In the search for new leads, he and his team are digitally combing through millions of pages of scanned material from the National Archives in Washington as well as archives in the Netherlands, Germany and Israel.
The use of other modern techniques like forensic accounting, crowd sourcing, behavioral science and testimonial reconstruction may also hold promise of a breakthrough. The team, for example, is carrying out a three-dimensional scan of the original house and using computer models to determine how far sounds might have traveled.
Those techniques may allow them to re-evaluate old evidence — for instance, whether the knock on the wall, described in Anne Frank’s diary, was someone telling those hiding that they were being too loud, or whether it could have been a trap.
Such modern and expensive techniques were not available to the Dutch national police when they unsuccessfully investigated the case in 1948 and again in 1963.
Much is known about Anne Frank’s life during her two years in hiding, thanks both to her famous diary and the accounts of helpers and friends published after the war. But far less is known about the circumstances surrounding the raid on Aug. 4, 1944.
The raid ended her time in the house on the Prinsengracht and precipitated her long and torturous journey to the Bergen-Belsen concentration camp, where she is believed to have died in February 1945.
In a country from which an estimated 108,000 Jews were deported — of which only an estimated 5,500 returned — the reopening of the case is also part of a larger national conversation.
“She used to be the girl that we protected and now she has become the girl that we betrayed,” said Bart van der Boom, an expert on the Nazi occupation and a lecturer at Leiden University. “It’s a function of how the Dutch perceive themselves during the occupation.”
That perception changed in the 1960s, said Dr. van der Boom, when the Dutch started to question the traditional narrative that all Dutch people were victims of the Nazis. The Dutch Resistance Museum in Amsterdam, for example, now features a narrative thread describing the life of a collaborator, as well ones about people who stayed neutral, those who resisted and those who were victimized.
At least 28,000 Jews hid from the Germans during the four-year occupation of the Netherlands, Dr. van de Boom said. Of those, roughly a third were caught, the vast majority because of the efforts of a small band of paid of collaborators known in Dutch as “Jodenjagers,” or Jew hunters, he said.
“We don’t know what happened exactly on that fateful day, and there is something intriguing about an open end in a narrative,” said Ronald Leopold, the executive director of the Anne Frank House foundation, which runs the museum and conducts research into her life and death.
“Betrayers did not have the classical image we have of perpetrator, those uniformed faces of death,” Mr. Leopold said.
The figure of the betrayer is important in the life of Anne Frank because, unlike the police and soldiers that would be responsible for her death, the betrayer was possibly known by the Frank family, and almost certainly was not someone wearing an official uniform.
The list of possible subjects has been growing as researchers have proposed new names and theories. While Wilhelm van Maaren, a warehouse foreman, was the primary focus in both Dutch police investigations, the new investigation is open to all possibilities.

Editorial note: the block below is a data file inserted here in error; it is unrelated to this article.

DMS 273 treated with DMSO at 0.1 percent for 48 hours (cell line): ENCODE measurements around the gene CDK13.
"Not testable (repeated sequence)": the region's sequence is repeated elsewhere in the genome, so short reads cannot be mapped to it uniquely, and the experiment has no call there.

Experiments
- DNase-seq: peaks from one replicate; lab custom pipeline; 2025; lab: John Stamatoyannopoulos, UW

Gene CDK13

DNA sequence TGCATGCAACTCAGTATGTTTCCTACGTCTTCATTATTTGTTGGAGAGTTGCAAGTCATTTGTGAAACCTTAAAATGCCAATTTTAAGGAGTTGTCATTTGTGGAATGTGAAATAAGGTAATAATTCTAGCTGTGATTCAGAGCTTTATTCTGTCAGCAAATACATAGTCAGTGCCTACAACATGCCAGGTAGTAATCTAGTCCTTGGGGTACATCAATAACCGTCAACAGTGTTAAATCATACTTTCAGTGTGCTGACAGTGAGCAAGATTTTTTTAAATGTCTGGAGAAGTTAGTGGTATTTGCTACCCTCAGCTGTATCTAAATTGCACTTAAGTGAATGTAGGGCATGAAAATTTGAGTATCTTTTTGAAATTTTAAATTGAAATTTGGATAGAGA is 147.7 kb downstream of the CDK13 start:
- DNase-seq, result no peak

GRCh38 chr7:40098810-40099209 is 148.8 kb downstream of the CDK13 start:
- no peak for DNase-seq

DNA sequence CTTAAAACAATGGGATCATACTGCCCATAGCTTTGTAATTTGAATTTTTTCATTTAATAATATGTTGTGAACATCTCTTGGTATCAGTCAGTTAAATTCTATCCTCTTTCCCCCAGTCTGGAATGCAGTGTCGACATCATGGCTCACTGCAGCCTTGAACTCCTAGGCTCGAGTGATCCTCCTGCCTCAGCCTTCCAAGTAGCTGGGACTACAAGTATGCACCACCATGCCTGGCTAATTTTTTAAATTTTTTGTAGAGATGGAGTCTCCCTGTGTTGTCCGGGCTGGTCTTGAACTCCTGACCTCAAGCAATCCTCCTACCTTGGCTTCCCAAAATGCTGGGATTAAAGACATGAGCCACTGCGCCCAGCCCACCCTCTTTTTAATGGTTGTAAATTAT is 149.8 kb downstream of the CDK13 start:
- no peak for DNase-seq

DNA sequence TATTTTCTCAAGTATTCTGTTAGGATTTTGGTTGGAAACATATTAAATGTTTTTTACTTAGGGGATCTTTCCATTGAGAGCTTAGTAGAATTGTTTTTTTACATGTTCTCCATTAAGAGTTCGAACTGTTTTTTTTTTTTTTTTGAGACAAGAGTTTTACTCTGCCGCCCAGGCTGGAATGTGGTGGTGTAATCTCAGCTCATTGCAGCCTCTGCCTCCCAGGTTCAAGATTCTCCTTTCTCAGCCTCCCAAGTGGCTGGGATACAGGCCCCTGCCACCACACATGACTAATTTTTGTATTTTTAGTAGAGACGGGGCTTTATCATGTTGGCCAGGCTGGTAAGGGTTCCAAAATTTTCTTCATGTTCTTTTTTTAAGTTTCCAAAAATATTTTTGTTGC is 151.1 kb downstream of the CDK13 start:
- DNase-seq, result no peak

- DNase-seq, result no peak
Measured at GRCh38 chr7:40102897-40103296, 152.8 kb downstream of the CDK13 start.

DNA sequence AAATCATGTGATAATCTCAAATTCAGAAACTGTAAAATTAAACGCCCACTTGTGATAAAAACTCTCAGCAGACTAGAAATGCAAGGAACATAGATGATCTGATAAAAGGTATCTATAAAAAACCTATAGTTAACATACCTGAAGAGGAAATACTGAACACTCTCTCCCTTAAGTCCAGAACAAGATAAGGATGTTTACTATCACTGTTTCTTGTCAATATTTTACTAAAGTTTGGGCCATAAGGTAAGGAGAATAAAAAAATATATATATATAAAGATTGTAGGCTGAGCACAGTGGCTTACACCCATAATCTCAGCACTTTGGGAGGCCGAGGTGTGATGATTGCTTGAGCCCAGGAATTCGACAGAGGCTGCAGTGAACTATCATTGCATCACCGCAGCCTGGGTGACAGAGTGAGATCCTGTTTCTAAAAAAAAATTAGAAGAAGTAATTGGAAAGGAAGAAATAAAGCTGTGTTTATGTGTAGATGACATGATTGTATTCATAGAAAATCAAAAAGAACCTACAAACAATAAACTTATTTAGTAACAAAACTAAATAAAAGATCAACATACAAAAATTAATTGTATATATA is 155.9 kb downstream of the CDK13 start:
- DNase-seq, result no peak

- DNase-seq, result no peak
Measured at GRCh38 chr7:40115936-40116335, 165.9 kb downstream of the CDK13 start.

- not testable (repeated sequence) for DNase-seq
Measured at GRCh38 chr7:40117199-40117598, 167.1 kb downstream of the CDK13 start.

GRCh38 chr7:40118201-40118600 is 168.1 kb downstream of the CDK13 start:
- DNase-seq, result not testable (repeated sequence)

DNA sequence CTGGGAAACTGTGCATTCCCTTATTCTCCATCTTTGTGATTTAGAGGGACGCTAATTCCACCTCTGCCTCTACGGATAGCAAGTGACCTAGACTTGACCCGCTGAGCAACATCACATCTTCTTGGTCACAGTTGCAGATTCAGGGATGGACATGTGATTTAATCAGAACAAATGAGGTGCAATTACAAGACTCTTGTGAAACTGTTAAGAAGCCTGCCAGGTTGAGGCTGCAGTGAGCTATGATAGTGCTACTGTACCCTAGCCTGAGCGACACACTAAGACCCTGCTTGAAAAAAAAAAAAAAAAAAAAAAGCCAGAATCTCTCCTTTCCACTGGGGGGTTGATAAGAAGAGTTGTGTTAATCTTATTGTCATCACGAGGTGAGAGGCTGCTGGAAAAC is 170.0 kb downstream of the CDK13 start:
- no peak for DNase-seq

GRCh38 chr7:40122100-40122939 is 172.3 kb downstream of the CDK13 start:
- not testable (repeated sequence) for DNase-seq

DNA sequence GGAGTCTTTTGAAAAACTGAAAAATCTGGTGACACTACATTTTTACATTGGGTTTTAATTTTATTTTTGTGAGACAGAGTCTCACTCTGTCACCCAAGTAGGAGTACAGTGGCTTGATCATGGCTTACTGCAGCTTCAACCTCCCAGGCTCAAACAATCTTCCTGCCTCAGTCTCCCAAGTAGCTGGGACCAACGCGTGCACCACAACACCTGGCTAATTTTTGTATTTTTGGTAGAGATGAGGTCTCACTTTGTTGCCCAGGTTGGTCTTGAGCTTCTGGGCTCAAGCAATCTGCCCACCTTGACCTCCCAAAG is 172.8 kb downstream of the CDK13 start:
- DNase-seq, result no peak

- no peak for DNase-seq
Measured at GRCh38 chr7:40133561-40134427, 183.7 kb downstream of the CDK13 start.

“When Otto Frank returned, in the summer of 1945, he assumed someone gave them up,” said Gertjan Broek, a senior historian at the Anne Frank House, which receives 1.3 million visitors a year. “It’s always been a firmly held belief.”
But while the idea that the police were tipped off has long been part of the Anne Frank story, not everyone is convinced that betrayal necessarily played a role.
Dr. Broek published a 37-page report in December 2016 proposing the theory that the police were at the address on another mission, and found the lodgers only by chance.
Researchers in the Netherlands have welcomed the new investigation, and Dr. Broek is serving as one of its advisers.
“What is new about this one is that it looks at the case with forensic eyes,” Mr. Leopold said. “And we look forward to the results.”
The investigative team — which also includes Roger Depue, a retired F.B.I. behavioral scientist, among its 20 members and consultants — hopes to reveal its progress on Aug. 4, 2019, exactly 75 years after the raid.
Thijs Bayens, an organizer of the investigation and a filmmaker who plans to make a documentary about it, said the cost of the work would run into six digits, and the group is collecting donations on its website. Mr. Pankoke is keeping a diary of the investigation on the group’s website.
During his 27-year career, Mr. Pankoke said, he worked on a squad aimed at Colombian drug traffickers in the 1990s, and investigated the cellphone communications of the Sept. 11 hijackers. Working in an undercover unit, he played the part of a financier to investigate crimes on Wall Street.
The new team has made progress already, Mr. Pankoke said. Someone claiming to be a neighbor of the now-famous annex left information on the investigators’ tip page that pointed to another nearby resident as having collaborated with Nazis. Mr. Pankoke said his team would follow up.
He said he hoped that reopening the case would reawaken people’s awareness of the Holocaust, memories of which he fears are receding in an era genocides and other atrocities.
“Part of the story is being lost to the sands of time,” Mr. Pankoke said. “If we accomplish nothing else — and I’m certain we will, I have a great team — we are bringing attention to the issue.”
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